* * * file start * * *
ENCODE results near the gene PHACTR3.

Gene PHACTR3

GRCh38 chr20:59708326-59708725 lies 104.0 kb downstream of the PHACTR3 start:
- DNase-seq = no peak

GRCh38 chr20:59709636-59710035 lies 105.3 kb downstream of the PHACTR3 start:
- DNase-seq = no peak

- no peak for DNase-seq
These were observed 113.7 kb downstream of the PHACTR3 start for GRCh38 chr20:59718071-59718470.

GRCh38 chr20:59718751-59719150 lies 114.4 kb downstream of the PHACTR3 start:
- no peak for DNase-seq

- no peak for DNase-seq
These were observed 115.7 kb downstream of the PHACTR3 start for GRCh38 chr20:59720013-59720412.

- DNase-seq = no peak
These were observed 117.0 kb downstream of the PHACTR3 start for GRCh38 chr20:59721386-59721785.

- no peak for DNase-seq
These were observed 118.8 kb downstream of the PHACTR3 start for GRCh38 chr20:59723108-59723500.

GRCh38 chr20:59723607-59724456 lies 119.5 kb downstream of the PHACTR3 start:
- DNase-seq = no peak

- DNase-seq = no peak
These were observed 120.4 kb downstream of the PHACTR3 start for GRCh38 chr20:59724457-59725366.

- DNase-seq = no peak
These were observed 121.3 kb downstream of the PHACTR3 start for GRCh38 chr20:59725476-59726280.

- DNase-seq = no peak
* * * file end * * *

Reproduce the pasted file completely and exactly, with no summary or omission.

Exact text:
ENCODE results near the gene PHACTR3.

Gene PHACTR3

GRCh38 chr20:59708326-59708725 lies 104.0 kb downstream of the PHACTR3 start:
- DNase-seq = no peak

GRCh38 chr20:59709636-59710035 lies 105.3 kb downstream of the PHACTR3 start:
- DNase-seq = no peak

- no peak for DNase-seq
These were observed 113.7 kb downstream of the PHACTR3 start for GRCh38 chr20:59718071-59718470.

GRCh38 chr20:59718751-59719150 lies 114.4 kb downstream of the PHACTR3 start:
- no peak for DNase-seq

- no peak for DNase-seq
These were observed 115.7 kb downstream of the PHACTR3 start for GRCh38 chr20:59720013-59720412.

- DNase-seq = no peak
These were observed 117.0 kb downstream of the PHACTR3 start for GRCh38 chr20:59721386-59721785.

- no peak for DNase-seq
These were observed 118.8 kb downstream of the PHACTR3 start for GRCh38 chr20:59723108-59723500.

GRCh38 chr20:59723607-59724456 lies 119.5 kb downstream of the PHACTR3 start:
- DNase-seq = no peak

- DNase-seq = no peak
These were observed 120.4 kb downstream of the PHACTR3 start for GRCh38 chr20:59724457-59725366.

- DNase-seq = no peak
These were observed 121.3 kb downstream of the PHACTR3 start for GRCh38 chr20:59725476-59726280.

- DNase-seq = no peak